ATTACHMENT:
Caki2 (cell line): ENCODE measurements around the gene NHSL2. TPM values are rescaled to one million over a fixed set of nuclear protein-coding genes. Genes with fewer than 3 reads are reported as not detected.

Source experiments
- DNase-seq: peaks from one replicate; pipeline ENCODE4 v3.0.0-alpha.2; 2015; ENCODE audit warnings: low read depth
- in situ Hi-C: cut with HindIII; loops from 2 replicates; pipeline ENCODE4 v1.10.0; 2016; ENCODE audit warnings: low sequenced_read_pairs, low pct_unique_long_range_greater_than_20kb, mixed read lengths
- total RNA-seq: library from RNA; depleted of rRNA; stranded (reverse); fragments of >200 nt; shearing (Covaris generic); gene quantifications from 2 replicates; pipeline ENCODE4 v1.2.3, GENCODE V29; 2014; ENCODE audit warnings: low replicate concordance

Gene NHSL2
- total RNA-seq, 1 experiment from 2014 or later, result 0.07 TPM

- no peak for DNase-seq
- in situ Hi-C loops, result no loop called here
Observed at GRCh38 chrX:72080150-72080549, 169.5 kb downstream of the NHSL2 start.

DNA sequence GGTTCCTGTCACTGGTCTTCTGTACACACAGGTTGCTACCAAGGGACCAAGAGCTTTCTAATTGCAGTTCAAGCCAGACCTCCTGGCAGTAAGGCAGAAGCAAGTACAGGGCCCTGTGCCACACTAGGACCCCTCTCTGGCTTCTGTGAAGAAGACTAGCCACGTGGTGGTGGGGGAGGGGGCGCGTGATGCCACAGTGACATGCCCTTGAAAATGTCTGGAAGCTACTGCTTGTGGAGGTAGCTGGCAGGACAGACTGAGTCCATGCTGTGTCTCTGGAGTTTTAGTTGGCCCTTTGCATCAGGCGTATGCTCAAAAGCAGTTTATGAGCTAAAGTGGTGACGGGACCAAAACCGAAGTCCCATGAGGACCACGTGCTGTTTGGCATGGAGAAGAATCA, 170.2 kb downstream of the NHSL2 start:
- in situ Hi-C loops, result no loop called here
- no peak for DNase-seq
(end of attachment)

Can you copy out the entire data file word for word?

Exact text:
Caki2 (cell line): ENCODE measurements around the gene NHSL2. TPM values are rescaled to one million over a fixed set of nuclear protein-coding genes. Genes with fewer than 3 reads are reported as not detected.

Source experiments
- DNase-seq: peaks from one replicate; pipeline ENCODE4 v3.0.0-alpha.2; 2015; ENCODE audit warnings: low read depth
- in situ Hi-C: cut with HindIII; loops from 2 replicates; pipeline ENCODE4 v1.10.0; 2016; ENCODE audit warnings: low sequenced_read_pairs, low pct_unique_long_range_greater_than_20kb, mixed read lengths
- total RNA-seq: library from RNA; depleted of rRNA; stranded (reverse); fragments of >200 nt; shearing (Covaris generic); gene quantifications from 2 replicates; pipeline ENCODE4 v1.2.3, GENCODE V29; 2014; ENCODE audit warnings: low replicate concordance

Gene NHSL2
- total RNA-seq, 1 experiment from 2014 or later, result 0.07 TPM

- no peak for DNase-seq
- in situ Hi-C loops, result no loop called here
Observed at GRCh38 chrX:72080150-72080549, 169.5 kb downstream of the NHSL2 start.

DNA sequence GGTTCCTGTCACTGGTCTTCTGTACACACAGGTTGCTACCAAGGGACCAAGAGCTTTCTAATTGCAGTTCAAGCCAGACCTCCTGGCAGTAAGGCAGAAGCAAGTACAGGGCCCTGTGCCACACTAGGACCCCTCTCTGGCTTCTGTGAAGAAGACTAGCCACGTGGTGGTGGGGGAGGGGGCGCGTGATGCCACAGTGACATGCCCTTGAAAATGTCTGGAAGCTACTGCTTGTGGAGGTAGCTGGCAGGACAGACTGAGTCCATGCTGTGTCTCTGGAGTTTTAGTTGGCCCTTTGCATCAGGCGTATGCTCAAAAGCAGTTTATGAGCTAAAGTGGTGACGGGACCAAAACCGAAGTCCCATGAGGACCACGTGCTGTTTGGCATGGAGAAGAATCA, 170.2 kb downstream of the NHSL2 start:
- in situ Hi-C loops, result no loop called here
- no peak for DNase-seq